I also enjoyed playing with my new camera, to take pictures of some of the animals (and of course of the 3 and one year old cousins...)

In the evening we had the rehearsal for the wedding, and discussions about how and where to take pictures if, as seems likely, it pours with rain.

Today has been entirely taken up with preparations - the hall has been decorated (with a nautical theme) tables set up, (much consultation of the plan required) wine and soft drinks ferried to the hall, flowers collected, crockery and cutlery laid out, and many, many other things! My mum finished constructing the cake (which has delicate icing 'sails' all around it)

The ladies of the party had their nails done, in relays, and there was a last minute dash to pick up the buttonholes, and then the evening was spent making the bouquets for the bride and bridesmaids.

It's been a long day, but I **think**  everything is in hand. (except of course the weather, which is out of our control. We have emergency umbrellas.
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I may have mentioned one or twice that my sister is getting married soon - and this weekend just got was her hen party. Since getting while wearing L-Plates and a veil isn't really K's style, we went for the more sedate and civilised option, of going to a hotel with it's own spa for the weekend. Which was nice.

As well as several of K's friends, both my Mum and K's future mother-in-law came, as did one of C's sisters and her daughter,so it was an opportunity to get to know them better, too.

We went to the Isle of Wight, K's home. Most of the weekend was rather grey and rainy, but as we were mostly sitting in the hub tub and chatting, or sitting in the sauna and chatting, or having manicures or pedicures or facials or massages, so the weather really wasn't a major issue.

After doing the spa day, we did tease K a little over dinner - my sister E had set C a quiz, and K had to guess what answers he'd given (we judged that she got enough right to be able to go ahead and marry him!).We also brought various little bits and pieces to talk about how we knew her.. which was also fun - one friend, who went travelling with K, brought a world map with stories about some of the more interesting events of their travels, the friends who work with her had prepared a story, with visual aids, in the style of the ones they make for the (special needs) children they work with, about her wedding, and so on.

On Sunday morning, those of us who didn't need to rush off too quickly went for a short walk in Shanklin, making the most of the weekend's brief sunshine, then K, E and I, with my mum, had a very good pub lunch before heading home.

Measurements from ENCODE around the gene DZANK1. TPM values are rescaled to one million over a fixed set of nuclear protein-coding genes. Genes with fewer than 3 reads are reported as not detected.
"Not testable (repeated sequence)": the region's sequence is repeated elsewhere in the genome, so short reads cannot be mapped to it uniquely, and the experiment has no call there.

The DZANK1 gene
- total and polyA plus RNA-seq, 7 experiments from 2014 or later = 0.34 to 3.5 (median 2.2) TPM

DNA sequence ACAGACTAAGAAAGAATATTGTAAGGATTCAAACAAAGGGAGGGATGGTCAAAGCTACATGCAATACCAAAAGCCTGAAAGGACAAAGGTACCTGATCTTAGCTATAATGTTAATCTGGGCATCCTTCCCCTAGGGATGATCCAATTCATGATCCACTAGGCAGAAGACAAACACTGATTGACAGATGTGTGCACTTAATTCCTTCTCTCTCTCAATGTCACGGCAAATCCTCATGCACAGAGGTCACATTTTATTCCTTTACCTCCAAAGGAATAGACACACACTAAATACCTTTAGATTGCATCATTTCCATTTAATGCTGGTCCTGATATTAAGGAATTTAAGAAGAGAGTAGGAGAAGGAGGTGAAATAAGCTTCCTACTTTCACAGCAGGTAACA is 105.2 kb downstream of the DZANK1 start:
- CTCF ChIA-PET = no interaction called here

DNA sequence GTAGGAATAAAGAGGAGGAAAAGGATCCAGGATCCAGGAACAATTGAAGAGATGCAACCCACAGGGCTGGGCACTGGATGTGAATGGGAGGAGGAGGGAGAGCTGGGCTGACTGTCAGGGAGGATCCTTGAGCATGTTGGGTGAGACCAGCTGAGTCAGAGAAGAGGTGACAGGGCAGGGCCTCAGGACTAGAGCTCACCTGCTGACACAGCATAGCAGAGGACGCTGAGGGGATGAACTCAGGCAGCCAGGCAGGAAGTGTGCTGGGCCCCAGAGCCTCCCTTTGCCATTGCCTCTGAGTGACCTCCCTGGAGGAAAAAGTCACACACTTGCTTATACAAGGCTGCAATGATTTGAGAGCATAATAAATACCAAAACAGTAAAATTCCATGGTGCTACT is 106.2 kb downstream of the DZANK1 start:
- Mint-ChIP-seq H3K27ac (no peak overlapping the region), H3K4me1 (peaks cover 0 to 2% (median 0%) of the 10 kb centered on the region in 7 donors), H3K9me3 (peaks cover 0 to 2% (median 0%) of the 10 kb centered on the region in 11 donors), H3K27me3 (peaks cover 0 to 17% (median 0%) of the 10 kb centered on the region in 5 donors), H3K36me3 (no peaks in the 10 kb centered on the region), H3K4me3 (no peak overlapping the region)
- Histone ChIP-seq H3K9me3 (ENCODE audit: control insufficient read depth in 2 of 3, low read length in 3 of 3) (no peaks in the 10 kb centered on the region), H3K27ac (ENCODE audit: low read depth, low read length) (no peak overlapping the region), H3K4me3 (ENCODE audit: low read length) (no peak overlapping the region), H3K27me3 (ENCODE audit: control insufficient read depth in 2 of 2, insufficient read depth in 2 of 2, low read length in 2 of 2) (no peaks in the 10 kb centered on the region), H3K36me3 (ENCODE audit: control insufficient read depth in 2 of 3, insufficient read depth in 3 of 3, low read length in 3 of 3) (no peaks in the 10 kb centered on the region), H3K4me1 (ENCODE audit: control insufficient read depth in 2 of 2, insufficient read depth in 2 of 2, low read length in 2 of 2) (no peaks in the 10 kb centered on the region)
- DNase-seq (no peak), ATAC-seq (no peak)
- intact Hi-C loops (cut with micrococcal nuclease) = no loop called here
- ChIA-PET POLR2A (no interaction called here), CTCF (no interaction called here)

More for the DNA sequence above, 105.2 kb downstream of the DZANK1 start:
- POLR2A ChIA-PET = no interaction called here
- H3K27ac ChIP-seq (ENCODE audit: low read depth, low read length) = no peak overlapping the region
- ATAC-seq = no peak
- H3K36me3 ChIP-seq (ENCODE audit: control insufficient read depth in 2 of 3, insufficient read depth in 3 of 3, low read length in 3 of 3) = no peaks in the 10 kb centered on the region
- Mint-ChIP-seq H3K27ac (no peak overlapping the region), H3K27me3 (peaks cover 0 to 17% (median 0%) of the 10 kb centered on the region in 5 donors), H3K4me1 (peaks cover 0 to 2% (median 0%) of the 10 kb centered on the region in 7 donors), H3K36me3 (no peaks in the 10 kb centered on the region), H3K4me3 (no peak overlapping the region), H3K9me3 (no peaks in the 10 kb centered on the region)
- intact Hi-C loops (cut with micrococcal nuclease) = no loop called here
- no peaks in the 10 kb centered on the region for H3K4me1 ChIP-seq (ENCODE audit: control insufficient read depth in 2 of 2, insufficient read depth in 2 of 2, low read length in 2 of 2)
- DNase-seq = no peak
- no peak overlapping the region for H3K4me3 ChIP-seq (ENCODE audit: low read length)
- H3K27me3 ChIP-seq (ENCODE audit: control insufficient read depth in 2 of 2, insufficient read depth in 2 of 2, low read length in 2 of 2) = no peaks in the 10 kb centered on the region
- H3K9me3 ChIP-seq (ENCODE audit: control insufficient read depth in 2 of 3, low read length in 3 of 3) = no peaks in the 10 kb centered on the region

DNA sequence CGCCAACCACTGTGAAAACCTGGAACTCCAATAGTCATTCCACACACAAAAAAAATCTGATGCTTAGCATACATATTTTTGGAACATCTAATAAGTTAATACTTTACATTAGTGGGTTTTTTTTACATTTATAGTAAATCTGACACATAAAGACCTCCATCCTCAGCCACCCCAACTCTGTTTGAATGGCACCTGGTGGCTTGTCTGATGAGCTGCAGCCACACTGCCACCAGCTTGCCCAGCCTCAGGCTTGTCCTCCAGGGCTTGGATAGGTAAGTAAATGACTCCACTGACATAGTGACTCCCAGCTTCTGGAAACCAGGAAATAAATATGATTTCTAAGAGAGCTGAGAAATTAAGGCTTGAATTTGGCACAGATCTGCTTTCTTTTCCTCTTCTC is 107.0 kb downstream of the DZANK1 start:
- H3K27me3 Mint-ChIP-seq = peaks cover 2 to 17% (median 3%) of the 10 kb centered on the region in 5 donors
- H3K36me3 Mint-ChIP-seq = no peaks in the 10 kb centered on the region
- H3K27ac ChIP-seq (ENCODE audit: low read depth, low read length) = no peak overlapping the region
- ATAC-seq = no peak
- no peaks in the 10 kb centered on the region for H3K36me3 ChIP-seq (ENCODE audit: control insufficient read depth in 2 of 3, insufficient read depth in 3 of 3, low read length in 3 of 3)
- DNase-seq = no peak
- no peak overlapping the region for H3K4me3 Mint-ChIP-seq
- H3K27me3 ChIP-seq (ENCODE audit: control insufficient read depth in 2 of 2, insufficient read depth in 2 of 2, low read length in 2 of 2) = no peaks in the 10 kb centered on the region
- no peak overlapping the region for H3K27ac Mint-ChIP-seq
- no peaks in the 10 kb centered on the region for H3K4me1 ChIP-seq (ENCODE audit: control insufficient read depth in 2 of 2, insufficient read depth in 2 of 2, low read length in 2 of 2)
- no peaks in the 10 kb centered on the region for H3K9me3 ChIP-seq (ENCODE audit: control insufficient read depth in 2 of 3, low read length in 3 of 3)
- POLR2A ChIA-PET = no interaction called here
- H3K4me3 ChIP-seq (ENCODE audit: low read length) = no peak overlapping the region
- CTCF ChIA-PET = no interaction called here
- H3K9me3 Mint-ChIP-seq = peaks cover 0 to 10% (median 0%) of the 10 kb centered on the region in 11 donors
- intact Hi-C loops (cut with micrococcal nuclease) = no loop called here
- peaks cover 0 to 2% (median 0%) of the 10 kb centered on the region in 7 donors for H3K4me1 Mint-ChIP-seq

It was a nice weekend, and I think K enjoyed herself, which is the main thing. And now it's only a month to the wedding!
marjorie73: (Default)
My sister is getting married in August, and some time ago, I, perhaps foolishly, agreed to make one tier of the cake. Mine is the bottom tier, which means it is BIG - 12" x 12".
All the ingredients

I woke up early this morning, and headed out to buy ingredients.. the recipe calls for almost 6lbs of dried fruit, as well as 9 eggs, over 1lb of butter, and a fair bit of brandy. All of which turns out to be quite heavy.
Brown paper and string
Once I got back to the house, I started on the weighing and measuring, and also on what turned out to be the trickiest part of the whole enterprise, the lining and wrapping of the tin. It had to have two layers of greaseproof paper inside, and two layers of brown paper outside.the purpose being (I assume) to provide some insulation so that the outer extremities of the cake don't burn while you wait for the middle to be cooked. For the same reason, you sit it on a pad of newspaper in the oven, and make it a little hat out of greaseproof paper to wear after the first hour or so of cooking.

I've never made a christmas/wedding cake this large before. In fact, I don't think I have ever made this kind of cake on my own before, and although I have been party to christmas-cake making at home with my mother, I haven't done that for about 10 years. So I was a little bit nervous, especially as the recipe I am using has quantities and timings based on round cakes (up to 9" Diameter) whereas I was making a Square cake (12" square) I spent a lot of time last night doing calculations, and looking through my recipe books for similar cakes, to work out how much of everything I might need - at one point, based on volumes and the 1969 Good Housekeeping Cookery Book, I was up to 17 eggs, but I decided that was probably excessive, and would need a taller tin.